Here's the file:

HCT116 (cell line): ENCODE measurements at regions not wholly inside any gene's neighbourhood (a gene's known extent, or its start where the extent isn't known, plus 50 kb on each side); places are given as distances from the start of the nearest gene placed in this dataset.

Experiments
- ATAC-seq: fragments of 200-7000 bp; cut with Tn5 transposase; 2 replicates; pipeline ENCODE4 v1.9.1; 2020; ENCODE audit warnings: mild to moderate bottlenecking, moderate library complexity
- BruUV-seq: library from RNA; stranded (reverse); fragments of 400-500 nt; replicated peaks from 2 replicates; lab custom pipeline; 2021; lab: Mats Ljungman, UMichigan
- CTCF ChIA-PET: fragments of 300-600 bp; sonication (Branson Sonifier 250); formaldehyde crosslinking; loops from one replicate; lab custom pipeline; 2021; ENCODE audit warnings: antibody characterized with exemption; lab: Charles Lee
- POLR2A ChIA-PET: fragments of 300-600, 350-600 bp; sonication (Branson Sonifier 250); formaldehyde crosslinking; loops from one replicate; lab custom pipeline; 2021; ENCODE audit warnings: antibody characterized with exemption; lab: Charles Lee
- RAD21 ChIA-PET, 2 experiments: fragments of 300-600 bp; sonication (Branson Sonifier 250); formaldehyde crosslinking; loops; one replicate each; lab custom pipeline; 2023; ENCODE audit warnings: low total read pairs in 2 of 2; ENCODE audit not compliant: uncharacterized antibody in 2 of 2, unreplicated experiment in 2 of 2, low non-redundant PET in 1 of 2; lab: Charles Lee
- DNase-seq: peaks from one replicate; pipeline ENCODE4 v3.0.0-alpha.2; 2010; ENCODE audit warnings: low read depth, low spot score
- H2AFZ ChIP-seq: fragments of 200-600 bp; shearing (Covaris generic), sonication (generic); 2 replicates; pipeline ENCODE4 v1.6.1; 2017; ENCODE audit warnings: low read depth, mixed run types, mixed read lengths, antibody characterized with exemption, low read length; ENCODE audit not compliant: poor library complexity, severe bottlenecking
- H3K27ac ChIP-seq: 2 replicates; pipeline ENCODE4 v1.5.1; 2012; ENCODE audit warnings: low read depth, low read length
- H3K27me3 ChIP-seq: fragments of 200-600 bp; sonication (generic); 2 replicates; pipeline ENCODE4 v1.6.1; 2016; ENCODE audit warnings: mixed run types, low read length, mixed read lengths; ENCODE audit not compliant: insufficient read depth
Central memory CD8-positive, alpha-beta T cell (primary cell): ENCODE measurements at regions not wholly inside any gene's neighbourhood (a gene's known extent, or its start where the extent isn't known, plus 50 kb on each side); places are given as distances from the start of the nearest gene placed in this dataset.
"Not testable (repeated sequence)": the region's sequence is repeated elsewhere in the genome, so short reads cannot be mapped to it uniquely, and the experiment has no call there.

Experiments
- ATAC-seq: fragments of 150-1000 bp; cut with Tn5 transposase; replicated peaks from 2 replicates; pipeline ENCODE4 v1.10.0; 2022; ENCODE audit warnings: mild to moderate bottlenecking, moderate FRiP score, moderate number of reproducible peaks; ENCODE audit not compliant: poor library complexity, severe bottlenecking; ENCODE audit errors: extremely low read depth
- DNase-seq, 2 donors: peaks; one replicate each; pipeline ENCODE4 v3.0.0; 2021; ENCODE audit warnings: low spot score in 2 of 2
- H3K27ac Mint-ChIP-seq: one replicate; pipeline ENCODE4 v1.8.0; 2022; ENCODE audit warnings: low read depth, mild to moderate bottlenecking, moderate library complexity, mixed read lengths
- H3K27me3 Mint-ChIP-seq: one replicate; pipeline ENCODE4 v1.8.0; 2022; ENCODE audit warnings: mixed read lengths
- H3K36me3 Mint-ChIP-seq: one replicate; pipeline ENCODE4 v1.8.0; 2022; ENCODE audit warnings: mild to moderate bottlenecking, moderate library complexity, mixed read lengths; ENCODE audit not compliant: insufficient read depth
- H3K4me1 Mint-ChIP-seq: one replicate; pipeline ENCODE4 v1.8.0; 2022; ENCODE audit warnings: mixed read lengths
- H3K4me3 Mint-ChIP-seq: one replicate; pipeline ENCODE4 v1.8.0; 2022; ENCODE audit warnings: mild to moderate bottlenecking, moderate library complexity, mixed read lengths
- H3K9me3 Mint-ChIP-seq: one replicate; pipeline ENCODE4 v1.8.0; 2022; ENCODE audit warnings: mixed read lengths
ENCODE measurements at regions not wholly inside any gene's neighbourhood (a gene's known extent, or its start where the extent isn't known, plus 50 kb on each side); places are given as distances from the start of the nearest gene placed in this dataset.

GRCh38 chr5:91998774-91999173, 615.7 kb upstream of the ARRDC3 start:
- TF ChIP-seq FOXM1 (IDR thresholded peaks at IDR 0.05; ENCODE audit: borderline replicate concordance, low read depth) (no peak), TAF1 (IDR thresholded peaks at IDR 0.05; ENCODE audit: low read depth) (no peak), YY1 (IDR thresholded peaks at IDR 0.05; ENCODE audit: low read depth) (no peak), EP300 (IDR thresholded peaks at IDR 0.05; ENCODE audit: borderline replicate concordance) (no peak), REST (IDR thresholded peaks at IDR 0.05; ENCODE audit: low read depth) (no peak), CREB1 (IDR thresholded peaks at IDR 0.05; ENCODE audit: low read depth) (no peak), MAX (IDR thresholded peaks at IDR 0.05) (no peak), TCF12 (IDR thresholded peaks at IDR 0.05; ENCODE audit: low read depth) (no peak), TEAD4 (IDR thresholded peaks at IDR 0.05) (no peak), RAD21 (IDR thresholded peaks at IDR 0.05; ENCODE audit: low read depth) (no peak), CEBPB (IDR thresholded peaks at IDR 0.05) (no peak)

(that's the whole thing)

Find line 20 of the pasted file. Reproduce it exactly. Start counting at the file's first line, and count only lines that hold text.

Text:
- H3K4me1 Mint-ChIP-seq: one replicate; pipeline ENCODE4 v1.8.0; 2022; ENCODE audit warnings: mixed read lengths